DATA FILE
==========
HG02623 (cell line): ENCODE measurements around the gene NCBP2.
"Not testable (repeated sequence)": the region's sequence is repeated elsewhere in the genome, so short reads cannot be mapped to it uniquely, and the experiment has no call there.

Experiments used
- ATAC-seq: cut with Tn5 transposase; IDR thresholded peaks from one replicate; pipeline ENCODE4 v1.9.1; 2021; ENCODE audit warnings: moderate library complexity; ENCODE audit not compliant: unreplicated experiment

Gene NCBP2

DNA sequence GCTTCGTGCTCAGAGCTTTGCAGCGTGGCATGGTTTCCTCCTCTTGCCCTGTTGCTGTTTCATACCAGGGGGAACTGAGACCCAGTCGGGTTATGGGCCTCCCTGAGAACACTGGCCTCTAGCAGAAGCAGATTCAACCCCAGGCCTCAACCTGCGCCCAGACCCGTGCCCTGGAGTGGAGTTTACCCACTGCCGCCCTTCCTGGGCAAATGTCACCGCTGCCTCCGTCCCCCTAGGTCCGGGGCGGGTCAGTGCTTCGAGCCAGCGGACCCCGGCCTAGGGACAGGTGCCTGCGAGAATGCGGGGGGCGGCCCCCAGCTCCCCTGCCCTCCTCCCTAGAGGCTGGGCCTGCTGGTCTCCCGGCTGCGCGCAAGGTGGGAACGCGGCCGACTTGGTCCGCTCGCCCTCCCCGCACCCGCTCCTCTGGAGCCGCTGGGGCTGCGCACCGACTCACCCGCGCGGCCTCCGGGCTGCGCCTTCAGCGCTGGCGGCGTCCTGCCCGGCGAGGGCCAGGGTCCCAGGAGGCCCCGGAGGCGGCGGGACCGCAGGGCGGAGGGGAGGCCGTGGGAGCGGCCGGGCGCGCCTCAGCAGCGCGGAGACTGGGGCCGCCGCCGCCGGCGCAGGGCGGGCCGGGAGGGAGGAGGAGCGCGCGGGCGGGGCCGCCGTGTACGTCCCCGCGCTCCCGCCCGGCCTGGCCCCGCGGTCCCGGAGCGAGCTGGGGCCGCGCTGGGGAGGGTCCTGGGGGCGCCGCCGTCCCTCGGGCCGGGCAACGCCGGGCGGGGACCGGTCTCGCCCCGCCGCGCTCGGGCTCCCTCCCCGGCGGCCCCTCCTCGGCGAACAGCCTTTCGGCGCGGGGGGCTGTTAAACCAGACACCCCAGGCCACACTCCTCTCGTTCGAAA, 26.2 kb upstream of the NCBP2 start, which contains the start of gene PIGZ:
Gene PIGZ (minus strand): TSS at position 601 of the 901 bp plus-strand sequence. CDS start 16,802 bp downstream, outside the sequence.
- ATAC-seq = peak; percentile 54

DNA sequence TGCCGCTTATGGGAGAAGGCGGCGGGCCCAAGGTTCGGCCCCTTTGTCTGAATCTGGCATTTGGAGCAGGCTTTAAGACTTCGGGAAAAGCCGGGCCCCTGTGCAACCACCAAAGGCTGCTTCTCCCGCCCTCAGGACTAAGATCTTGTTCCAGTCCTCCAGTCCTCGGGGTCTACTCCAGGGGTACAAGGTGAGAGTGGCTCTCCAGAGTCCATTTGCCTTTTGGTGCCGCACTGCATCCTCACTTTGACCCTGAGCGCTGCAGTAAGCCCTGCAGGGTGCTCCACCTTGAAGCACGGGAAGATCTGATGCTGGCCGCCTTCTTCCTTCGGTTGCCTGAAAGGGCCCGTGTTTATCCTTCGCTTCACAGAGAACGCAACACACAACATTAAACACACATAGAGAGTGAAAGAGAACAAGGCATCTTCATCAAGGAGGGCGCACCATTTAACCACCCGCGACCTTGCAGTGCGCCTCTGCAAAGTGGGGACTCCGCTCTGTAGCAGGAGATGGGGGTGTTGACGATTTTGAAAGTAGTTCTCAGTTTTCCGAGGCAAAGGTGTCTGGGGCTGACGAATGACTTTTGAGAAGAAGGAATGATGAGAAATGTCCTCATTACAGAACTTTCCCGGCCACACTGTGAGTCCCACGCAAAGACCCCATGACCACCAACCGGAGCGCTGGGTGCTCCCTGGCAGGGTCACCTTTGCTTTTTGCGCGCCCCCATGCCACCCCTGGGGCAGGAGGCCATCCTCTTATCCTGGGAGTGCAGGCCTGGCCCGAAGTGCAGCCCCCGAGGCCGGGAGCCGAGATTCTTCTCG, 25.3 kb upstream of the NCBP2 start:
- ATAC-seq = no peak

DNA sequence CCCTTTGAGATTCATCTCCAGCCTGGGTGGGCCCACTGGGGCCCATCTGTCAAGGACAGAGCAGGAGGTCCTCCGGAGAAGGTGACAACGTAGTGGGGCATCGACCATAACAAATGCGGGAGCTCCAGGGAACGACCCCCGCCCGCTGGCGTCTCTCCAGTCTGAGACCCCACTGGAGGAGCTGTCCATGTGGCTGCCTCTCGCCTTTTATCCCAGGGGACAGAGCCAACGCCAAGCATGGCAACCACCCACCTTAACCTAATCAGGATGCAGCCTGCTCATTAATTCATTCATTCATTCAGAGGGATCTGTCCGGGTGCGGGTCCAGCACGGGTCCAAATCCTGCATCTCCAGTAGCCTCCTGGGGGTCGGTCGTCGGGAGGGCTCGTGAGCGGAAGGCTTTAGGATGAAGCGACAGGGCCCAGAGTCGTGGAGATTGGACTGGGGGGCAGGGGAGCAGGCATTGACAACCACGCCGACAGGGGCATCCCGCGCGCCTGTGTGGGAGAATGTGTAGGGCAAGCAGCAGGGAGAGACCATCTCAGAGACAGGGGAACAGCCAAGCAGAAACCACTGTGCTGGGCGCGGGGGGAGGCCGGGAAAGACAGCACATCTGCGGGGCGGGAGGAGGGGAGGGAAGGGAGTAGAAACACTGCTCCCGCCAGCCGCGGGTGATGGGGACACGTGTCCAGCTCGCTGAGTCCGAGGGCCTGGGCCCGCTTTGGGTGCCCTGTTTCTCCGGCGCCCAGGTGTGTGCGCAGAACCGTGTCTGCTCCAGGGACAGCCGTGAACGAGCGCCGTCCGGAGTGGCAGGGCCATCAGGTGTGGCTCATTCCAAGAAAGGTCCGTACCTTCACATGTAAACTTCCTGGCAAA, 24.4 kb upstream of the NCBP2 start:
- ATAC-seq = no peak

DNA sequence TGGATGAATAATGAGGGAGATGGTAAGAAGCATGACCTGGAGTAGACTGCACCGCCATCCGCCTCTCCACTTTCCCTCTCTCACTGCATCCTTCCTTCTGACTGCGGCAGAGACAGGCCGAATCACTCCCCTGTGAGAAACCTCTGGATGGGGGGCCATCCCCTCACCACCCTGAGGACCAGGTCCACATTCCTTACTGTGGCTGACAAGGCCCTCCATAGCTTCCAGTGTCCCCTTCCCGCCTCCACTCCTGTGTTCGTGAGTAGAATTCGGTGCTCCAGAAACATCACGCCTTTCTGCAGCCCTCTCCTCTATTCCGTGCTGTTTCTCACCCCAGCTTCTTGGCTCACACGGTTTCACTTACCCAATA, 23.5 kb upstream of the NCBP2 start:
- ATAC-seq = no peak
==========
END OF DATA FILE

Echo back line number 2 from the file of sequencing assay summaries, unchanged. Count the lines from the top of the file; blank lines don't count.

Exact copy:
"Not testable (repeated sequence)": the region's sequence is repeated elsewhere in the genome, so short reads cannot be mapped to it uniquely, and the experiment has no call there.